What’s a Superbill?
You’ve taken that first step – reached out to a therapist who happens to be an out-of-network provider with your insurance company. The therapist assured you she’d give you a receipt (Superbill) to submit to your insurance so that you could be reimbursed for payment for her services.
So you filled out the insurance company’s claim form, attached the Superbill, and sent it off. You waited patiently for almost a month. Finally, you received an Explanation of Benefits (EOB) from your insurance company, stating that they won’t be reimbursing you at all!
1. It’s possible that the Superbill is missing key information. Superbills need to contain your identifying information (name, date of birth, etc.) and a diagnosis. If your diagnosis isn’t codable, as per the DSM-5/ICD-10, insurance won’t pay. The Superbill also has to contain the therapist’s information, including location/address, her NPI (provider number), and tax ID (for tax purposes). Finally, the Superbill must contain a date of service and CPT (current procedural technology – the type of service provided) code. If even one item from the above is missing, the insurance company can refuse to reimburse you. In most cases, a corrected Superbill, with all necessary information, can be resubmitted, and this might resolve the issue.
2. You don’t have out-of-network benefits. Some insurance plans will only pay for in-network services. If you don’t have out-of-network benefits, you can only see in-network providers, unless you are willing to pay the full amount for all services rendered.
3. You have a deductible. A deductible is the amount you must pay before your insurance starts reimbursing you for the money you laid out. High deductibles are trending these days, which increases your responsibility/decreases reimbursement throughout the year. We sometimes see out-of-network deductibles as high as $5,000 or $10,000. That’s a lot of money to shell out before you are reimbursed, so it’s important to consider this before agreeing to work with an out-of-network provider.
4. You’ve met your deductible, but the allowed amount is just a fraction of your provider’s fee. Each insurance company has a list of “allowed amounts” for services. They do their research and come up with an amount that is “usual and customary” for a particular service or CPT code. For example, they might decide that $150 is reasonable for therapy in the South Florida area. Let’s say your therapist charges $200/hour, and you are responsible for 50% of each visit, as per your out-of-network benefits. The insurance company decides that they’ll reimburse based on the $150 rate, not necessarily what your therapist charges and what you paid. That means that you’ll be reimbursed (once you meet your deductible) $75 for each visit, not the $100 you might have been thinking from the start.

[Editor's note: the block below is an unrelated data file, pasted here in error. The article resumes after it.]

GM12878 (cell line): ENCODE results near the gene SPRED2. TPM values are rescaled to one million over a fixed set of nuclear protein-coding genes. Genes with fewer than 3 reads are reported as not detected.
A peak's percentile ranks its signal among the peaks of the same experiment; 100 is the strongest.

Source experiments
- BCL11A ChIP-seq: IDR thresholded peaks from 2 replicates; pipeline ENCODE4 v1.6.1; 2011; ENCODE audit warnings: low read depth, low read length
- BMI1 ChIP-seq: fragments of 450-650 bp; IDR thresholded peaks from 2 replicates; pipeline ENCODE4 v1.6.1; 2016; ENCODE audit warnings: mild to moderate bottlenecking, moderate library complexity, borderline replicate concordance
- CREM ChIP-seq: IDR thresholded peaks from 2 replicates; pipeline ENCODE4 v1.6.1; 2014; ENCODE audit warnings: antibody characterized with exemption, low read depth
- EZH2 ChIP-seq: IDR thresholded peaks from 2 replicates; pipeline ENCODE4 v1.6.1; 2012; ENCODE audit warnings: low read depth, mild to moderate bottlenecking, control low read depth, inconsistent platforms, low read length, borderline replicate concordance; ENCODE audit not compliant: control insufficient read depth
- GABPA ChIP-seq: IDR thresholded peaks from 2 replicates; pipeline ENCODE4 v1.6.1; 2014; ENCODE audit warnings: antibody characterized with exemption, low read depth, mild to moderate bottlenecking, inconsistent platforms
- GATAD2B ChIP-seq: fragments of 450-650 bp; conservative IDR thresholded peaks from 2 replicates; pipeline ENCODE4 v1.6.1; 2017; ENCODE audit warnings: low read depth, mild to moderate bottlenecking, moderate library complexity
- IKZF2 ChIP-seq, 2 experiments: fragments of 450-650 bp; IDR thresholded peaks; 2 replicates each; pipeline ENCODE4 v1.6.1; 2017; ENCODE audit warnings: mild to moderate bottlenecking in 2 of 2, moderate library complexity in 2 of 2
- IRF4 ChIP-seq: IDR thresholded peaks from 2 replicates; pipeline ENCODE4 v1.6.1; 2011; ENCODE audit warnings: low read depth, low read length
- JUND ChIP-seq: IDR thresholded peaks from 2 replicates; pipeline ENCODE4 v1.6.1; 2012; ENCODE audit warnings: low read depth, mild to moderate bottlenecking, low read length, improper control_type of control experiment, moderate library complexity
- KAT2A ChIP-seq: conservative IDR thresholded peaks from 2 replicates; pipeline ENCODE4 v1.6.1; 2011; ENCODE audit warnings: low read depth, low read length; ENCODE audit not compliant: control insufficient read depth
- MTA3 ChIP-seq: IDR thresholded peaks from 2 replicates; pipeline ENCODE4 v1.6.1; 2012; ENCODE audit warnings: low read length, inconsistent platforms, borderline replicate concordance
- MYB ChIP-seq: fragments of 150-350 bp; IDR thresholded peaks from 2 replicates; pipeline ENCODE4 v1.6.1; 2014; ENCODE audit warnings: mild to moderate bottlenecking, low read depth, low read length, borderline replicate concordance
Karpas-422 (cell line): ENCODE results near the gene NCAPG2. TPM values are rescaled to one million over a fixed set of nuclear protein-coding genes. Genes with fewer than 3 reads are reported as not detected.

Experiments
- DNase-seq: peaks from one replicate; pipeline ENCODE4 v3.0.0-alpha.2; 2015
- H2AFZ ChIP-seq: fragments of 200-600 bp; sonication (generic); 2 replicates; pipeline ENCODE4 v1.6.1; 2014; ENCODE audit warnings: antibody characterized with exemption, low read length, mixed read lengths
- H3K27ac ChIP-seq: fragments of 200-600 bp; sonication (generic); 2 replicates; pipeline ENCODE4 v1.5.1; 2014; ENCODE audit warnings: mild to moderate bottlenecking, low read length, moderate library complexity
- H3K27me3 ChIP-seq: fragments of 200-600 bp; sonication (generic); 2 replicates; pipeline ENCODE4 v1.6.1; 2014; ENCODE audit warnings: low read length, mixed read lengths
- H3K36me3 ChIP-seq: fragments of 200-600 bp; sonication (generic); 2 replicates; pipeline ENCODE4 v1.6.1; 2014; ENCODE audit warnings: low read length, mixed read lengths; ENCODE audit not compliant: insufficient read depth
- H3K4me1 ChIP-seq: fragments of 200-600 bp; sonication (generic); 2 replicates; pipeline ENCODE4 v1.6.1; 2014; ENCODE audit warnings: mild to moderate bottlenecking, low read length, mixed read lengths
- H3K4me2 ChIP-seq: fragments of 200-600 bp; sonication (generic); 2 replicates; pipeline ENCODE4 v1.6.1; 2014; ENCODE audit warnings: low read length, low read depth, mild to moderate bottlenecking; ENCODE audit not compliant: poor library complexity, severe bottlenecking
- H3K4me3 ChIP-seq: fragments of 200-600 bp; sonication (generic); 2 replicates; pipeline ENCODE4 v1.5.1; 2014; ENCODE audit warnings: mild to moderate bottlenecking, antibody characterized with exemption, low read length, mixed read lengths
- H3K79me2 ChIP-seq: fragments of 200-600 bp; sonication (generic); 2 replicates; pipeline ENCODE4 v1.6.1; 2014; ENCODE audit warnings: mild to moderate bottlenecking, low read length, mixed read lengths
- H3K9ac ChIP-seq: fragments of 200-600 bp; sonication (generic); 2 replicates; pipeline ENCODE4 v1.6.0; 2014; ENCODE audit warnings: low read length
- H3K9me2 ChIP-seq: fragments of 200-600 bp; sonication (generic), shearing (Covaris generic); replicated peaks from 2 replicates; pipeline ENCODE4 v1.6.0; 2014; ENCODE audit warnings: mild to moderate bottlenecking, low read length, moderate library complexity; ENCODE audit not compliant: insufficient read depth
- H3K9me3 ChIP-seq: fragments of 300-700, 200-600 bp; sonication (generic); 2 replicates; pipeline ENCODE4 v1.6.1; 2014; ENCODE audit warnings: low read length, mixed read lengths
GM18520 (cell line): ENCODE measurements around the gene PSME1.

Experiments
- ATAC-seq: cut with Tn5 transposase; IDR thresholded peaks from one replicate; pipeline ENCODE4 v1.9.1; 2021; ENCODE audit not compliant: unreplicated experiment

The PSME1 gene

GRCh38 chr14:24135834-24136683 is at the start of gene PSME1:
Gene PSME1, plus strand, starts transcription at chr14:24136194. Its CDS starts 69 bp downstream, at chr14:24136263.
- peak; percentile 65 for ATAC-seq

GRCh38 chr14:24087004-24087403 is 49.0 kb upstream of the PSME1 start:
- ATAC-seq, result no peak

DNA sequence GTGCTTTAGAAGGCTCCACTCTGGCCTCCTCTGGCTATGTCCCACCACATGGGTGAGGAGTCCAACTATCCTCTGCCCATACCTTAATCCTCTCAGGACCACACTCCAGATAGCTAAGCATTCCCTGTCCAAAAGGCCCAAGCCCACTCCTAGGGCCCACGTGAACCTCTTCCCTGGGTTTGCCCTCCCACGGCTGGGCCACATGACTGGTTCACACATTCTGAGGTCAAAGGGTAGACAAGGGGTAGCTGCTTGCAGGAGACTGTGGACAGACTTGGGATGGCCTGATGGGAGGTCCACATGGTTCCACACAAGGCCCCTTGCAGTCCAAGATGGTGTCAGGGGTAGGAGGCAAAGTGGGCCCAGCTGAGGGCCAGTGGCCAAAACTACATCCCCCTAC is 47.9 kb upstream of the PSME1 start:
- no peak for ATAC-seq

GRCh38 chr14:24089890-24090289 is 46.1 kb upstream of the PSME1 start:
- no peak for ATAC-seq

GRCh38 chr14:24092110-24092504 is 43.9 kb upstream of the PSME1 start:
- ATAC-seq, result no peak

Check the Facts
Therapists commonly market themselves as out-of-network providers and solicit clients with the idea that services will be reimbursable.
In many cases, they are not.
Do your research regarding your plan parameters and make sure that your provider is including all necessary information on your Superbill. As a courtesy, some providers will reach out to your insurance company before you get started to help you make sense of your benefits. If they offer this service, as we do at Gatewell, take advantage of it! Professionals can help translate insurance-speak into a language that makes sense. You’ll learn if you have out-of-network benefits and what they are. Finally, if you do decide to proceed with an out-of-network provider, see if you can get a Superbill after your first session. The more quickly you submit the Superbill, the faster you’ll get a response. We always tell our clients, nothing about insurance benefits are guaranteed. When your Superbill is processed, you’ll have definitive information about your benefits and ultimate responsibility.